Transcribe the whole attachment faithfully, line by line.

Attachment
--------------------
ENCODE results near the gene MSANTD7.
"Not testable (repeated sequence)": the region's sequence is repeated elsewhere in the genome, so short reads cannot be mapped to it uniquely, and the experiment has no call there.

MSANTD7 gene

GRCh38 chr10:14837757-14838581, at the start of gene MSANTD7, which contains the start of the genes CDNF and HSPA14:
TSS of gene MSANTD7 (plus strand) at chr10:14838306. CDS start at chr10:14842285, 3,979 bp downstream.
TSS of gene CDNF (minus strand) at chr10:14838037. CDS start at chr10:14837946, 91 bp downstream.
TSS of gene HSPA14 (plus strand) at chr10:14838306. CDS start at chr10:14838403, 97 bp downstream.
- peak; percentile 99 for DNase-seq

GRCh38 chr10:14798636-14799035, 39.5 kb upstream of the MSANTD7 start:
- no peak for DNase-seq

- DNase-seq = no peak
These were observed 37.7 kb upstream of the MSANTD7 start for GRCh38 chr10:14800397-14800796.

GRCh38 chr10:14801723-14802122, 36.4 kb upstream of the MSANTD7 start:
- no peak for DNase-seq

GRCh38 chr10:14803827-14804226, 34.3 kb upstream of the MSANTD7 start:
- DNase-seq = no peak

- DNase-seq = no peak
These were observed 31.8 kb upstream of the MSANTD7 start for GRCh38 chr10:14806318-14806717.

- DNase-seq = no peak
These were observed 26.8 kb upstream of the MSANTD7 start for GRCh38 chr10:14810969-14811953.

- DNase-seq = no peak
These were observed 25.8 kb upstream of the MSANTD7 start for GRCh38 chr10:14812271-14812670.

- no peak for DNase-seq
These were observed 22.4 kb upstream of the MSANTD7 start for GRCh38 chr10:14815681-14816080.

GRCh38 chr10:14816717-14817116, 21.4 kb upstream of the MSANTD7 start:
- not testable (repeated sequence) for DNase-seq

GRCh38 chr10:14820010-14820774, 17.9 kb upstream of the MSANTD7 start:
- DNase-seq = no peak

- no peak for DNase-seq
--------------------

ENCODE results near the gene MSANTD7.
"Not testable (repeated sequence)": the region's sequence is repeated elsewhere in the genome, so short reads cannot be mapped to it uniquely, and the experiment has no call there.

MSANTD7 gene

GRCh38 chr10:14837757-14838581, at the start of gene MSANTD7, which contains the start of the genes CDNF and HSPA14:
TSS of gene MSANTD7 (plus strand) at chr10:14838306. CDS start at chr10:14842285, 3,979 bp downstream.
TSS of gene CDNF (minus strand) at chr10:14838037. CDS start at chr10:14837946, 91 bp downstream.
TSS of gene HSPA14 (plus strand) at chr10:14838306. CDS start at chr10:14838403, 97 bp downstream.
- peak; percentile 99 for DNase-seq

GRCh38 chr10:14798636-14799035, 39.5 kb upstream of the MSANTD7 start:
- no peak for DNase-seq

- DNase-seq = no peak
These were observed 37.7 kb upstream of the MSANTD7 start for GRCh38 chr10:14800397-14800796.

GRCh38 chr10:14801723-14802122, 36.4 kb upstream of the MSANTD7 start:
- no peak for DNase-seq

GRCh38 chr10:14803827-14804226, 34.3 kb upstream of the MSANTD7 start:
- DNase-seq = no peak

- DNase-seq = no peak
These were observed 31.8 kb upstream of the MSANTD7 start for GRCh38 chr10:14806318-14806717.

- DNase-seq = no peak
These were observed 26.8 kb upstream of the MSANTD7 start for GRCh38 chr10:14810969-14811953.

- DNase-seq = no peak
These were observed 25.8 kb upstream of the MSANTD7 start for GRCh38 chr10:14812271-14812670.

- no peak for DNase-seq
These were observed 22.4 kb upstream of the MSANTD7 start for GRCh38 chr10:14815681-14816080.

GRCh38 chr10:14816717-14817116, 21.4 kb upstream of the MSANTD7 start:
- not testable (repeated sequence) for DNase-seq

GRCh38 chr10:14820010-14820774, 17.9 kb upstream of the MSANTD7 start:
- DNase-seq = no peak

- no peak for DNase-seq